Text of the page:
Graphs relating to simple harmonic motion

  • #1
RoboNerd
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Homework Statement



untitled1.jpg
Untitled 2.jpg

Homework Equations


None.

The Attempt at a Solution


Hi everyone. Apparently 5 is the right answer, although I chose D.

Could anyone please weigh in with their thoughts about why 5 is right and my answer is apparently wrong?

Thanks!
 

Answers and Replies

  • #2
TSny
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Please explain how you got your answer.
 
  • #3
Physics-Tutor
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Velocity can also be negative...
 
  • #4
haruspex
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Velocity can also be negative...
True, but that does not rule out any of the graphs. There is no claim that the graph represents an entire cycle. There is a better reason for choosing 5. What would the graph of velocity actually look like?

Edit: please do not post an answer to that on this thread, at least not until RoboNerd has had a chance to answer it.
 
  • #5
RoboNerd
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Hi everyone, robonerd is back, of course.

I know that at xmin and max, the velocity [with kinetic energy] = 0 instantaneously. Thus, I narrow down to B and D.
However, I know that with a variable spring force giving a variable acceleration, I will not have the velocity changing in a linear manner [constant acceleration with constant slope], so I rule out B. D is thus a potential answer. Why is D wrong?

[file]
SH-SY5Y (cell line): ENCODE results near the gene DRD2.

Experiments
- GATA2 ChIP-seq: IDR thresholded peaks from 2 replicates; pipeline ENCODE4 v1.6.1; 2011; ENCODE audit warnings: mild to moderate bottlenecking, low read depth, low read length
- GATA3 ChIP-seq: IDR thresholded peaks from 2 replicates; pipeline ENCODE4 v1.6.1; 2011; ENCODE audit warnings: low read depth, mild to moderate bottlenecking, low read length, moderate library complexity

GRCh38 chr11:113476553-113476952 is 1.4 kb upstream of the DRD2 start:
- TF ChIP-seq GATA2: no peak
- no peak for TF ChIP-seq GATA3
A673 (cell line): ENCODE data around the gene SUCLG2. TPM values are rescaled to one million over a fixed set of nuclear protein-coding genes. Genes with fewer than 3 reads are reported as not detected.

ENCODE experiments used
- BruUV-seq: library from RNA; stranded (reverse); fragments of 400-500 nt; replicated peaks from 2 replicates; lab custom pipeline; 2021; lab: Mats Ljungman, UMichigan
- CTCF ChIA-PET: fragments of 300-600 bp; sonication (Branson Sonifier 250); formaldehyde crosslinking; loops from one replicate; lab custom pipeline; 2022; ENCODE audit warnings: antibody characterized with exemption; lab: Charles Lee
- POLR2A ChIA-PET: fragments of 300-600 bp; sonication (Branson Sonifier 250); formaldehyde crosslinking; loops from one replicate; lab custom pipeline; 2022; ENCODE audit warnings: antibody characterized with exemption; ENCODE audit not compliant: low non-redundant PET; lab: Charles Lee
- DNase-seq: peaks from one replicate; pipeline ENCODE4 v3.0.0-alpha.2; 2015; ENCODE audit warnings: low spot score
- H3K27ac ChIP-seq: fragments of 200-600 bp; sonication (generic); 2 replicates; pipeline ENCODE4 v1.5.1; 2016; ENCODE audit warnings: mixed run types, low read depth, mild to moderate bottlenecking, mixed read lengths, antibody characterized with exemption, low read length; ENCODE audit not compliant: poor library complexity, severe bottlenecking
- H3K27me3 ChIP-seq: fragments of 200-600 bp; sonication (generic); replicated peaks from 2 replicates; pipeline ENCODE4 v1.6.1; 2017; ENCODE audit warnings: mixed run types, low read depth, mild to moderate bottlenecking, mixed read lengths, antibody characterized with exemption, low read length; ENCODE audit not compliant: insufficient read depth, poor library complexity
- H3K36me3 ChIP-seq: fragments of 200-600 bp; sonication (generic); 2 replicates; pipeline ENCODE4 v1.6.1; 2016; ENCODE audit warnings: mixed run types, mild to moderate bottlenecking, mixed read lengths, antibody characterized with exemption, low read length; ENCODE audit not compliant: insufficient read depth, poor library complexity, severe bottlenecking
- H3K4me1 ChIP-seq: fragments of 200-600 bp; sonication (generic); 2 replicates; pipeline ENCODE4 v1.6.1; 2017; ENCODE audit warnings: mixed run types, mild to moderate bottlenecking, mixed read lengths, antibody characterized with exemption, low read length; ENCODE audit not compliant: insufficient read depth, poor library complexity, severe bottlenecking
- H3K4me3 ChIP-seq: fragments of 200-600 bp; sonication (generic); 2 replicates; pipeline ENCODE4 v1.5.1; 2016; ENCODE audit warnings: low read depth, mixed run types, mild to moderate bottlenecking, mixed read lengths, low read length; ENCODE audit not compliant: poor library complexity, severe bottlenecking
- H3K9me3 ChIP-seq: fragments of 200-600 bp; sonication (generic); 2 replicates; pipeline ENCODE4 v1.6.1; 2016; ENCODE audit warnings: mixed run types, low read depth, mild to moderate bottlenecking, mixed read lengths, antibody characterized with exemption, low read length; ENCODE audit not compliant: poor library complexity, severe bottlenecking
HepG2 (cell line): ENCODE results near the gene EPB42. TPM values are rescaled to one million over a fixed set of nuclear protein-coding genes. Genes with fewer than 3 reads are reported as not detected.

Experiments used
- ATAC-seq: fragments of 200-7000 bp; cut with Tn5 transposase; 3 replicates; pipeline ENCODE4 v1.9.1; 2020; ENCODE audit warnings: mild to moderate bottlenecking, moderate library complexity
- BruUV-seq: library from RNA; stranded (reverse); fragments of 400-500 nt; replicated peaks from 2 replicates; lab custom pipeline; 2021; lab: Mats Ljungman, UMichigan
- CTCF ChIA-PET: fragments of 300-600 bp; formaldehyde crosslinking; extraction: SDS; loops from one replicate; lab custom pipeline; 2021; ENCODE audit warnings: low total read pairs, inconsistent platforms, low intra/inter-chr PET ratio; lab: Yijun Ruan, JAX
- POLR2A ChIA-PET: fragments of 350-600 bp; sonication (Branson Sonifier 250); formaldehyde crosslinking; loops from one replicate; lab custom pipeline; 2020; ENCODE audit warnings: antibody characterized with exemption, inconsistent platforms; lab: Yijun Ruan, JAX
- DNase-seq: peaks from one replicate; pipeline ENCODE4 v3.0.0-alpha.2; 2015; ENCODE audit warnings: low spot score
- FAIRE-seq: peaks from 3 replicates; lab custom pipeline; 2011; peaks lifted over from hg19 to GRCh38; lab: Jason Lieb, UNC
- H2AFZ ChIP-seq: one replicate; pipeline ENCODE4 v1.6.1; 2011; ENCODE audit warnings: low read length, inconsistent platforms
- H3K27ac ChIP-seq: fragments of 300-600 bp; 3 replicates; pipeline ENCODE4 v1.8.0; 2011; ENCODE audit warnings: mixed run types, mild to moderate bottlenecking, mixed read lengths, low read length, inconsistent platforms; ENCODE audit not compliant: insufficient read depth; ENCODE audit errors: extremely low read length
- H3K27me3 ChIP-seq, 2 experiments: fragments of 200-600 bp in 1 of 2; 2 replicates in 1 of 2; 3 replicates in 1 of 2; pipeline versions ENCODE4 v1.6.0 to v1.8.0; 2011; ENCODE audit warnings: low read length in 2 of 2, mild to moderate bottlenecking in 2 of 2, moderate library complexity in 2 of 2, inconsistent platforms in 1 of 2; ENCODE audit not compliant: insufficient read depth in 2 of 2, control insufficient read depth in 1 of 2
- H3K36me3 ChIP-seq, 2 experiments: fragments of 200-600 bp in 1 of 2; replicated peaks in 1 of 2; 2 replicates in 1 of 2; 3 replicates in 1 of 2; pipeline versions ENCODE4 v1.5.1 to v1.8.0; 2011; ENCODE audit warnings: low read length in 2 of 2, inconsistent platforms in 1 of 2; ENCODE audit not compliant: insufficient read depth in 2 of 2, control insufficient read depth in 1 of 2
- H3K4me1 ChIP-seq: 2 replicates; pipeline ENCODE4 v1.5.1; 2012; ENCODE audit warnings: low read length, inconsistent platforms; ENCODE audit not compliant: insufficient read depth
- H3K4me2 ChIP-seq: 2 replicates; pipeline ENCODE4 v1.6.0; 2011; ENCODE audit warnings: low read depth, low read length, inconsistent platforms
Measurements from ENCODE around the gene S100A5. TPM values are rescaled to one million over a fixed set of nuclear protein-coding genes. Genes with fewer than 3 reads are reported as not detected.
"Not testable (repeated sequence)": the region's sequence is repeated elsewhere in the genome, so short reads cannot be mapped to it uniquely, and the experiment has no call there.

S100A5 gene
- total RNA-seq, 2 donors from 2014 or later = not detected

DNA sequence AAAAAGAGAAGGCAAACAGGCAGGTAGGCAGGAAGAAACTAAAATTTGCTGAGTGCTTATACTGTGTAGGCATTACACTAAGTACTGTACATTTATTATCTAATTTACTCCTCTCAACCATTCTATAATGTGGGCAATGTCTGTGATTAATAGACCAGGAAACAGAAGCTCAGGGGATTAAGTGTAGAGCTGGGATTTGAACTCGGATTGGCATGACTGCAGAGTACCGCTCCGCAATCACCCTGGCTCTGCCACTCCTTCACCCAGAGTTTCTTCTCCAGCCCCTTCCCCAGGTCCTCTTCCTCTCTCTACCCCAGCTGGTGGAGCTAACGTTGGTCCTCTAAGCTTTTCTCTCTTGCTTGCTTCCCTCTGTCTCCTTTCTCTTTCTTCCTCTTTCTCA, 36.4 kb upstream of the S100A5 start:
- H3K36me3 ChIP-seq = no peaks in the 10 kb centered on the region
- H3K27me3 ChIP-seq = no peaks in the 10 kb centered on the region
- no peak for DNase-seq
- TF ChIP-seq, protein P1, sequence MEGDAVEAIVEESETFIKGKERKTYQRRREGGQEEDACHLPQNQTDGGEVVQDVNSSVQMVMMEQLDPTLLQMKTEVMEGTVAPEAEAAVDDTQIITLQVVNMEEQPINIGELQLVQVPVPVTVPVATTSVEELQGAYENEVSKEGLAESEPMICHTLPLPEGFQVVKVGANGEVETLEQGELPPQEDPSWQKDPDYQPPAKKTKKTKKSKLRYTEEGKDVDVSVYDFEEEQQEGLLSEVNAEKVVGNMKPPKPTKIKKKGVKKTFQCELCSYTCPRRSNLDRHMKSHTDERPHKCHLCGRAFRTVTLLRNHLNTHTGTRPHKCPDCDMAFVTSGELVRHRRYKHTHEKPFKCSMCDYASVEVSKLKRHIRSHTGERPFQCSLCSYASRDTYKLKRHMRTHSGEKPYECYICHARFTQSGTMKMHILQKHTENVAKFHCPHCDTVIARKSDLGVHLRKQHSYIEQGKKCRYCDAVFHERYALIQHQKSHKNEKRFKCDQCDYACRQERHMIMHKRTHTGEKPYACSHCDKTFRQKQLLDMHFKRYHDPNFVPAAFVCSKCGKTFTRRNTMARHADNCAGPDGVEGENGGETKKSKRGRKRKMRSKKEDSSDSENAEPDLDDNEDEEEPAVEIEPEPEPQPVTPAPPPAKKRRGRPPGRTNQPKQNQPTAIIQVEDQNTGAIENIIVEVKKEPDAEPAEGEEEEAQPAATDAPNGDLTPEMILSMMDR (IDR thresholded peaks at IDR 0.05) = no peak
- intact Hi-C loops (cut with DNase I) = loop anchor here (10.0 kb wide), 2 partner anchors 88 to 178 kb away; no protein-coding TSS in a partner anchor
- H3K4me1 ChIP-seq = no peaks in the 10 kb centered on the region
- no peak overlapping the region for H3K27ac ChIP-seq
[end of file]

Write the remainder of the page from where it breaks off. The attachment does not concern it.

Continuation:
• #6
haruspex
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Hi everyone, robonerd is back, of course.

I know that at xmin and max, the velocity [with kinetic energy] = 0 instantaneously. Thus, I narrow down to B and D.
However, I know that with a variable spring force giving a variable acceleration, I will not have the velocity changing in a linear manner [constant acceleration with constant slope], so I rule out B. D is thus a potential answer. Why is D wrong?
Can you write an equation relating velocity and x?
 
  • #7
RoboNerd
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Yes. Using conservation of energy I have:

( 1 / 2 ) * k * A^2 = a constant value = (1 / 2) * m * v^2 + ( 1/ 2) * k * x^2
 
  • #8
haruspex
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Yes. Using conservation of energy I have:

( 1 / 2 ) * k * A^2 = a constant value = (1 / 2) * m * v^2 + ( 1/ 2) * k * x^2
Good. Can you recognise that form as a common shape? (Think of v as the y coordinate.)
 

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